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Symptoms of Osteoarthritis

Symptoms of osteoarthritis (OA) tend to reflect mobility, joint pain and stiffness, as well as quality of life in persons with OA. Supplements that benefit these symptoms according to self-reported rating scales are prophylactic.

Research analysis led by Kamal Patel.
All content reviewed by the Examine.com Team. Published:
Last Updated:

Human Effect Matrix

The Human Effect Matrix looks at human studies (it excludes animal and in vitro studies) to tell you what supplements affect symptoms of osteoarthritis
Grade Level of Evidence
Robust research conducted with repeated double-blind clinical trials
Multiple studies where at least two are double-blind and placebo controlled
Single double-blind study or multiple cohort studies
Uncontrolled or observational studies only
Level of Evidence
? The amount of high quality evidence. The more evidence, the more we can trust the results.
Outcome Magnitude of effect
? The direction and size of the supplement's impact on each outcome. Some supplements can have an increasing effect, others have a decreasing effect, and others have no effect.
Consistency of research results
? Scientific research does not always agree. HIGH or VERY HIGH means that most of the scientific research agrees.
Notes
grade-a Glucosamine Minor Very High See all 19 studies
There appears to be a small decrease in osteoarthritis symptoms associated with glucosamine (as sulfate, not hydrochloride) which is somewhat unreliable but consistently outperforms placebo on meta-analyses. The magnitude of reduction, however, is somewhat minor but still comparable to acetominophen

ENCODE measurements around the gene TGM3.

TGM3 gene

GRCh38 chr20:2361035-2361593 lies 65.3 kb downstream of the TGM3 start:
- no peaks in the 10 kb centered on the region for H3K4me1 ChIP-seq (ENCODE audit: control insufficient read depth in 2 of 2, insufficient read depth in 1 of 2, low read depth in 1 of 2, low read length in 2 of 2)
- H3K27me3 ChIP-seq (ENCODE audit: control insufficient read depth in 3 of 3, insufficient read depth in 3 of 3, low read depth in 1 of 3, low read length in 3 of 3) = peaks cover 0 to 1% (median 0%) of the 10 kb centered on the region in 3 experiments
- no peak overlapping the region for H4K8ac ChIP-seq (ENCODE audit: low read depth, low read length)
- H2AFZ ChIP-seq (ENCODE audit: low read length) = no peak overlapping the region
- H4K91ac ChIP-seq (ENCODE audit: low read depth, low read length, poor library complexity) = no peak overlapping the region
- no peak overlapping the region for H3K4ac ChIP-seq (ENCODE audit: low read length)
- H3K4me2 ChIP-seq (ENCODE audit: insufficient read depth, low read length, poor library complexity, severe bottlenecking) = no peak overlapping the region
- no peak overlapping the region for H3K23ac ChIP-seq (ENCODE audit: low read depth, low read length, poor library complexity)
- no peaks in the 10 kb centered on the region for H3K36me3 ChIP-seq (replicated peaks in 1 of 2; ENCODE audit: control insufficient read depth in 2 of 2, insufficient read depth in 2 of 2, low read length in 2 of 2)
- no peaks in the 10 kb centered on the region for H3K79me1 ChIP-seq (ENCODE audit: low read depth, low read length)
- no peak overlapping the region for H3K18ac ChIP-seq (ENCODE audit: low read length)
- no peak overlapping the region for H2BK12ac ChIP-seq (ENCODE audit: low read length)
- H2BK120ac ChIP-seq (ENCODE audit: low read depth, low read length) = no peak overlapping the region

grade-b Boswellia serrata Notable Very High See all 4 studies
The reduction observed with Boswellia serrata for pain and other symptoms of osteoarthritis are more profound than other supplements including that of glucosamine (reference), but study robustness is limited by industry influence.
grade-b S-Adenosyl Methionine Notable Very High See all 4 studies
Decreases in symptoms of osteroarthritis appear to be reduced to similar levels with SAMe as with pharmaceuticals like Naproxen, although SAMe requires a longer period of time for efficacy to occur
grade-b Ginger  
grade-b Rose Hip  
grade-c Curcumin  
grade-c Pycnogenol  
grade-c Creatine  
grade-c Methylsulfonylmethane  
grade-c Microlactin  
grade-c Bromelain  
grade-c Feverfew  
grade-c Stinging Nettle  
grade-c Type-II Collagen  
grade-c Vitamin D  
grade-d Guggul  
grade-d Harpagophytum procumbens  
grade-d Vitamin C  

All comparative evidence is now gathered in our ​A-to-Z Supplement Reference.

The evidence for each separate supplement is still freely available ​here.